Health experts say the feds mishandled Covid-19

The double whammy of flu season and the Covid-19 pandemic has left many health experts in Australia worried about how we will get through the next two months.

While the northern hemisphere had its own battle with Covid-19 during its winter – and is now facing the BA sub-variants of Omicron. 4 and BA. 5 like Australia – looks like we could be in for a tougher fight.

Cases are on the rise in 110 countries, leading to an overall increase in global infections of more than 20% and more deaths, according to molecular virologist Vinod Balasubramaniam from Monash University in Malaysia.

Although they are similar to other Omicron sub-variants, BA. 4 and BA. 5 have mutations in their spike proteins that allow them to more easily infect human cells.

Additionally, the natural decline in vaccine protection and many countries lifting restrictions means the virus is likely to spread more easily.

How does Australia’s winter situation compare to that of the UK and Europe in general?

Gaetan Burgio of the Australian National University told NCA NewsWire that while Europe went through a similar surge in winter with the Omicron strain, the scenario was not comparable to Australia’s situation.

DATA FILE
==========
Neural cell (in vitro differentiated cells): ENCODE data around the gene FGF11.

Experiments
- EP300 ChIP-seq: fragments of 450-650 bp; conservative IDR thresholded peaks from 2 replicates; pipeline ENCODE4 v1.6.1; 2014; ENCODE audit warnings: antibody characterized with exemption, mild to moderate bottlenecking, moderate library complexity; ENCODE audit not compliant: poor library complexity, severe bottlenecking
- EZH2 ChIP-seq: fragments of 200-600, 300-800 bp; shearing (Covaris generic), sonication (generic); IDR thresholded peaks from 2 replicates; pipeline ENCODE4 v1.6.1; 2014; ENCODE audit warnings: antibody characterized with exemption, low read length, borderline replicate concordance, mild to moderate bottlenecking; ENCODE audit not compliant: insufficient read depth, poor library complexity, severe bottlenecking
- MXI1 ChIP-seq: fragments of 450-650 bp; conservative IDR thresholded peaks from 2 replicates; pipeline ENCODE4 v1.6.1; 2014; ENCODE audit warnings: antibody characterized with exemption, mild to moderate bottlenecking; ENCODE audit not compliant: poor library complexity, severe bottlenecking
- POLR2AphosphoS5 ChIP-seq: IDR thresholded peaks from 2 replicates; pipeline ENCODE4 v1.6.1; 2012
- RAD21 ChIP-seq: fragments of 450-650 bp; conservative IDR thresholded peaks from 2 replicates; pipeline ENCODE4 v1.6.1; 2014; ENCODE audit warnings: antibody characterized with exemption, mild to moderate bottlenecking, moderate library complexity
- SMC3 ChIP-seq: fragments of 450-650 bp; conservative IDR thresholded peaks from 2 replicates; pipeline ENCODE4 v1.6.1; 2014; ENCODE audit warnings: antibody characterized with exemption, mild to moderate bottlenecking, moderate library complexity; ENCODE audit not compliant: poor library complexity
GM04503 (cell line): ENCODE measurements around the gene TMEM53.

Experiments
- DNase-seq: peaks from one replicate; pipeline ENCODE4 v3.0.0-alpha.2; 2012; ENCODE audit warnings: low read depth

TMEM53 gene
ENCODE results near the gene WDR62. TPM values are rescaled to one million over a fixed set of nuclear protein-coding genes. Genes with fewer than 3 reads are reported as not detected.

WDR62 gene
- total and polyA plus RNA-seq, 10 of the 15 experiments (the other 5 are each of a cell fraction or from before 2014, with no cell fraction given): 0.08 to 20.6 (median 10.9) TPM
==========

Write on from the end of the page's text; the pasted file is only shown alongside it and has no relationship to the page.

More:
“In January, coverage of the third dose of vaccine was just 30% in Europe compared to currently over 70% in Australia,” he said.

“While the vaccine coverage for the fourth dose is around 16-17%, which is quite low, the BA variants. 4 and BA. 5 are more transmissible in a declining immunity scenario…which is happening in Europe right now.

“While in Australia we are not quite in a similar scenario to Europe in January, the infection is increasing significantly to around 50,000 a day and there is still a possibility that the number of cases will increase significantly. .”

Hassan Vally, an associate professor of epidemiology at Deakin University, told NCA NewsWire there was no doubt Australia was entering extremely difficult times.

“We are not yet at the peak of infections and our health systems are already feeling the strain,” he said.

“Europe and the UK have both experienced similar challenges over their winter, and it’s clear that we’re going to have to do everything we can to slow the transmission of the virus during this difficult time.”

Is the “let it go” approach dangerous?

Dr Burgio said complacency and a let-it-rip approach were not the best ways to fight the virus.

“While I am tired of mask mandates and social distancing, a really important and devastating consequence of infection is long Covid,” he said.

“While the prevalence of long Covid is still unclear and debated, the burden is enormous for those affected and their families.

“We also need to be more proactive in protecting the vulnerable population, for example in aged care facilities or immunocompromised people.”

Dr Burgio said the carefree approach seen in other countries had been devastating, with more than 180,000 deaths and more than two million long cases of Covid in the UK alone.